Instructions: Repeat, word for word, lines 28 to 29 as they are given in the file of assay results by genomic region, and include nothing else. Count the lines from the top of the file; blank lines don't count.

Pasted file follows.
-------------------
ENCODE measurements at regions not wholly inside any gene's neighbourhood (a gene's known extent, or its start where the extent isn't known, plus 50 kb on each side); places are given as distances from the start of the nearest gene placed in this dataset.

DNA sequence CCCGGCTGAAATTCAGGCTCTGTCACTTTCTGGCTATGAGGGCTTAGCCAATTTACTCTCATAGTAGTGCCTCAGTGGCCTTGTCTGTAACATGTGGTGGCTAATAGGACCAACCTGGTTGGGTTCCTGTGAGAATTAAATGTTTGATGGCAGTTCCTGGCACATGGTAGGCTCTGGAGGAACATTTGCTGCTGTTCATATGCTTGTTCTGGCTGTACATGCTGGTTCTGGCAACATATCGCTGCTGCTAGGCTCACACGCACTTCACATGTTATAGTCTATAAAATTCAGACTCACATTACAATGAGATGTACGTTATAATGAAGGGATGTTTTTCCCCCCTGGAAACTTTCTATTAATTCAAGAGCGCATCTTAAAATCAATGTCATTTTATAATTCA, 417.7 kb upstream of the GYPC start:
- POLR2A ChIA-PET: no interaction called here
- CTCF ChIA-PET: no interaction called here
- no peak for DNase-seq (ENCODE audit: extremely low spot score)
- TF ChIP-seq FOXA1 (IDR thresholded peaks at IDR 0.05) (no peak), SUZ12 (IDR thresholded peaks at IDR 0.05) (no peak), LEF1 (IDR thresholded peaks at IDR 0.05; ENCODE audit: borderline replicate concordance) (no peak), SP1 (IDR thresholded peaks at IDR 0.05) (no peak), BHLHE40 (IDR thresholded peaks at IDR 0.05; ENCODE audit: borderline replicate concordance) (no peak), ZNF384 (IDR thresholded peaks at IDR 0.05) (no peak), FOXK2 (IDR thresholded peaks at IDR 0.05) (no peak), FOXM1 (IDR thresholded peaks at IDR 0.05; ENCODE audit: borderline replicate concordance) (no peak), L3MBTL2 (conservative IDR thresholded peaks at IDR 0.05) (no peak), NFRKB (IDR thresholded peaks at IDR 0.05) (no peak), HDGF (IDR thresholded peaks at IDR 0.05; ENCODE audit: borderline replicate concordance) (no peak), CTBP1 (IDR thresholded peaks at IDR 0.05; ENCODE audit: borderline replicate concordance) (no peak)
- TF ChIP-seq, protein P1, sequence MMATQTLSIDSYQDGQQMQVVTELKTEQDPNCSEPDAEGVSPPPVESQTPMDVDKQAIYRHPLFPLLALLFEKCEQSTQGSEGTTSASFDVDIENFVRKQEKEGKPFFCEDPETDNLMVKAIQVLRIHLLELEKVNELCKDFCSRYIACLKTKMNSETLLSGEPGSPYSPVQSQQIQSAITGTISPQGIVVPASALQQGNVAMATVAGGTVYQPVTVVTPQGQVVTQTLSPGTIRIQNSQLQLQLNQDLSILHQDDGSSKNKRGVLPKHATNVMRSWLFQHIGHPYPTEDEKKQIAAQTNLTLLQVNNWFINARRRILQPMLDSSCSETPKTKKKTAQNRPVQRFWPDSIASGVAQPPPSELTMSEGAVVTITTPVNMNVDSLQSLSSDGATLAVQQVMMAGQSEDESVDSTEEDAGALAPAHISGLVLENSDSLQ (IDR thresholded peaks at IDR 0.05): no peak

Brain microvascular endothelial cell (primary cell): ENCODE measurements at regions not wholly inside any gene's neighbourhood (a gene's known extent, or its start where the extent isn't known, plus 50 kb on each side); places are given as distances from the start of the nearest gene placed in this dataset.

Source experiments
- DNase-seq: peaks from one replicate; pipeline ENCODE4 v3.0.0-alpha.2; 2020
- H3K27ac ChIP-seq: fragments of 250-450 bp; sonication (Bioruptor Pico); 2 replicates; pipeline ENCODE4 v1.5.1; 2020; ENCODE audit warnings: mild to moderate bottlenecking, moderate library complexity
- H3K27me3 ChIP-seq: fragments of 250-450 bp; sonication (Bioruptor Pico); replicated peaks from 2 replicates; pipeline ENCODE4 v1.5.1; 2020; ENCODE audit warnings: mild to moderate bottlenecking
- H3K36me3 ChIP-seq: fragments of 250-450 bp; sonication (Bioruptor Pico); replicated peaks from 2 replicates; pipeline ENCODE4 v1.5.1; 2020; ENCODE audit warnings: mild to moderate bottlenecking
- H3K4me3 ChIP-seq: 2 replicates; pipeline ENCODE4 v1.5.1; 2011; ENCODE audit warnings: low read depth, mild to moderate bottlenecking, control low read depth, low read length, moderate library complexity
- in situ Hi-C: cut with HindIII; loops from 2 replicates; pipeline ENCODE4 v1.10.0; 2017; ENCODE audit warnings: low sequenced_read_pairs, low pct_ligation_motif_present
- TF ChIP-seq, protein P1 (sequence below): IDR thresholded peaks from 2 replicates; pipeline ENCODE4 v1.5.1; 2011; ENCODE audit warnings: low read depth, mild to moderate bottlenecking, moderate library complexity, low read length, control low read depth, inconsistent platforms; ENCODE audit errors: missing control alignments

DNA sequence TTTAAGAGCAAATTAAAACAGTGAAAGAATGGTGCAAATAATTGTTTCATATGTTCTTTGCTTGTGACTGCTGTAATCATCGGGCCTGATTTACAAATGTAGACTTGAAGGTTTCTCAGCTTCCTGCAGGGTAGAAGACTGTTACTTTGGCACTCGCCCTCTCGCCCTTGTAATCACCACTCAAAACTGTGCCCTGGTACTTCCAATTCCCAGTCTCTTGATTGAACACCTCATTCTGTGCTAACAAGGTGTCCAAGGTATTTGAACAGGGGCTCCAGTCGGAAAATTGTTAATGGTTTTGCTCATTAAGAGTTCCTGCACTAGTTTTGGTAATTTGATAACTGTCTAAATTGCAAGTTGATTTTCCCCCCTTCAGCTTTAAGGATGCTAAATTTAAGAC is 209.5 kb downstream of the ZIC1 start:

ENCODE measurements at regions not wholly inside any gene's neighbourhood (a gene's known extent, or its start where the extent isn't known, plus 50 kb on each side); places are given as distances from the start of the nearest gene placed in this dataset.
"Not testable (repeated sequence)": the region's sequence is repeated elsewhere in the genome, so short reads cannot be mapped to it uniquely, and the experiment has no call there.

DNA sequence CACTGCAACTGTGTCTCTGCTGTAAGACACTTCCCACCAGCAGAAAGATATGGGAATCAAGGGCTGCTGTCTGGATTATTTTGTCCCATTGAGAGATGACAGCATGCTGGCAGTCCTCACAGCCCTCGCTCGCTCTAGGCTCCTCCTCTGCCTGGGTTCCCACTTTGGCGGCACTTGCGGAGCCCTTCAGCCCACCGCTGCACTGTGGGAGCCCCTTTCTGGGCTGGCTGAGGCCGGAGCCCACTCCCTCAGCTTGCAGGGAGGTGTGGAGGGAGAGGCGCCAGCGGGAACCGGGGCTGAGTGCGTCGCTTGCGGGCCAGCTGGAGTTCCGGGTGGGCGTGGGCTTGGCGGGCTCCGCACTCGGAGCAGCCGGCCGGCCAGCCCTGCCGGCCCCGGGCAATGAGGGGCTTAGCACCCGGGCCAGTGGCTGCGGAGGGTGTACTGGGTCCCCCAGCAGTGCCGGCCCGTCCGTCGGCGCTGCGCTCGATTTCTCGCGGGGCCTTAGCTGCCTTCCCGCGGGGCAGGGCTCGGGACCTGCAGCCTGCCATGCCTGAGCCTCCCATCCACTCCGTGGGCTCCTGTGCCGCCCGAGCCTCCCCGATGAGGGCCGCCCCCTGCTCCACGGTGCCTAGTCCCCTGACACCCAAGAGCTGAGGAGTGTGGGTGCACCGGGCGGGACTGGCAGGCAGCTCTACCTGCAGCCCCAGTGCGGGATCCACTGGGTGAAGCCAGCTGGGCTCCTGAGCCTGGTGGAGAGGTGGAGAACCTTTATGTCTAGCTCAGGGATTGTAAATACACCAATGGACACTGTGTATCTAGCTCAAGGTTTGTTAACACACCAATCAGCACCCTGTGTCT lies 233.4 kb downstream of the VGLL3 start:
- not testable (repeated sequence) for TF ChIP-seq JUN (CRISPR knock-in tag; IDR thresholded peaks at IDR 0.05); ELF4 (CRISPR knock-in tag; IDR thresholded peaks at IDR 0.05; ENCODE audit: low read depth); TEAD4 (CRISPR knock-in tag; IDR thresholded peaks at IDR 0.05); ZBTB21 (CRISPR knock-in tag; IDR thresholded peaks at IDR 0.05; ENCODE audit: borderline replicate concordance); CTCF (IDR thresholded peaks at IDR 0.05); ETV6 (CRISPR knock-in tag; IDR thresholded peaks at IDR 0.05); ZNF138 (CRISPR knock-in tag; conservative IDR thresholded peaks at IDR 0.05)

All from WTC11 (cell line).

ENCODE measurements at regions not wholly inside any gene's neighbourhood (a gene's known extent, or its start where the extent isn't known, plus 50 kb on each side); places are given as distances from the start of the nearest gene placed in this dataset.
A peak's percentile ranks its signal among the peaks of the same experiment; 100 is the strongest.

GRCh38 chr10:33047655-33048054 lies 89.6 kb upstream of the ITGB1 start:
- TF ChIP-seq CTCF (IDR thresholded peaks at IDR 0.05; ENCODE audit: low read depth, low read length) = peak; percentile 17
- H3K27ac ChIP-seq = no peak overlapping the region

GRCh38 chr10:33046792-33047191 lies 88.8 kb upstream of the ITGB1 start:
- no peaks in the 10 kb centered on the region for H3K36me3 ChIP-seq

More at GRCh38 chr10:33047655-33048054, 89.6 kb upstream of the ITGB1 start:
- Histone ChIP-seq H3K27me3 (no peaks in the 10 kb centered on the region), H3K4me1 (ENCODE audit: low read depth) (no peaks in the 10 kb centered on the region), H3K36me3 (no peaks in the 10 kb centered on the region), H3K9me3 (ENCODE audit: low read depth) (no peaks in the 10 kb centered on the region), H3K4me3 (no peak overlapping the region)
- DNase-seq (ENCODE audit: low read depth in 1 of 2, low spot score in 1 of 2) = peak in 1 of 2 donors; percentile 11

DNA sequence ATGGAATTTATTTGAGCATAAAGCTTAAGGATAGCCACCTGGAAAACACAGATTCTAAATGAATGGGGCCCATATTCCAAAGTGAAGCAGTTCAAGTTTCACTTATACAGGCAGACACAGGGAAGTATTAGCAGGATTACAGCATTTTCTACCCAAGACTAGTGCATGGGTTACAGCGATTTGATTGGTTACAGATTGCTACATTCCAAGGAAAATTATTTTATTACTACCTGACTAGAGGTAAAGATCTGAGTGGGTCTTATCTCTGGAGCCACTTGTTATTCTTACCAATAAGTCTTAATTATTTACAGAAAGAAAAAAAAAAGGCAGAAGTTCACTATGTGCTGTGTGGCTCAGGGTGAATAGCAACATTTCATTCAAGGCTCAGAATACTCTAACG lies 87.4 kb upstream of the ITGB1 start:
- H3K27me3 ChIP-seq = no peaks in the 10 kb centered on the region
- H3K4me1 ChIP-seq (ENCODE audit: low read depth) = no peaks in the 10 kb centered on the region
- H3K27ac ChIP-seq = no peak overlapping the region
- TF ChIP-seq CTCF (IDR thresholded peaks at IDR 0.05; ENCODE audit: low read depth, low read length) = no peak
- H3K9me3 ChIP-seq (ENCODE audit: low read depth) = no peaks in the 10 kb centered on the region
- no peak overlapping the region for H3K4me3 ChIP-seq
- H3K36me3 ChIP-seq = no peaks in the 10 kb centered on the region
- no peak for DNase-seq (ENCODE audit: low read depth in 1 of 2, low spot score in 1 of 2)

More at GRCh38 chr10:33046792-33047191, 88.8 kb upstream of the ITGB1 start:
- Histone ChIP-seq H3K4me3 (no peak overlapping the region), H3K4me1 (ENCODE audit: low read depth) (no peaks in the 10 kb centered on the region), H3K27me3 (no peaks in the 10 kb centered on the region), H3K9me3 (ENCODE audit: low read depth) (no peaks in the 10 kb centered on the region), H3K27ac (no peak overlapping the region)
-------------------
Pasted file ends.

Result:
GRCh38 chr10:33046792-33047191 lies 88.8 kb upstream of the ITGB1 start:
- no peaks in the 10 kb centered on the region for H3K36me3 ChIP-seq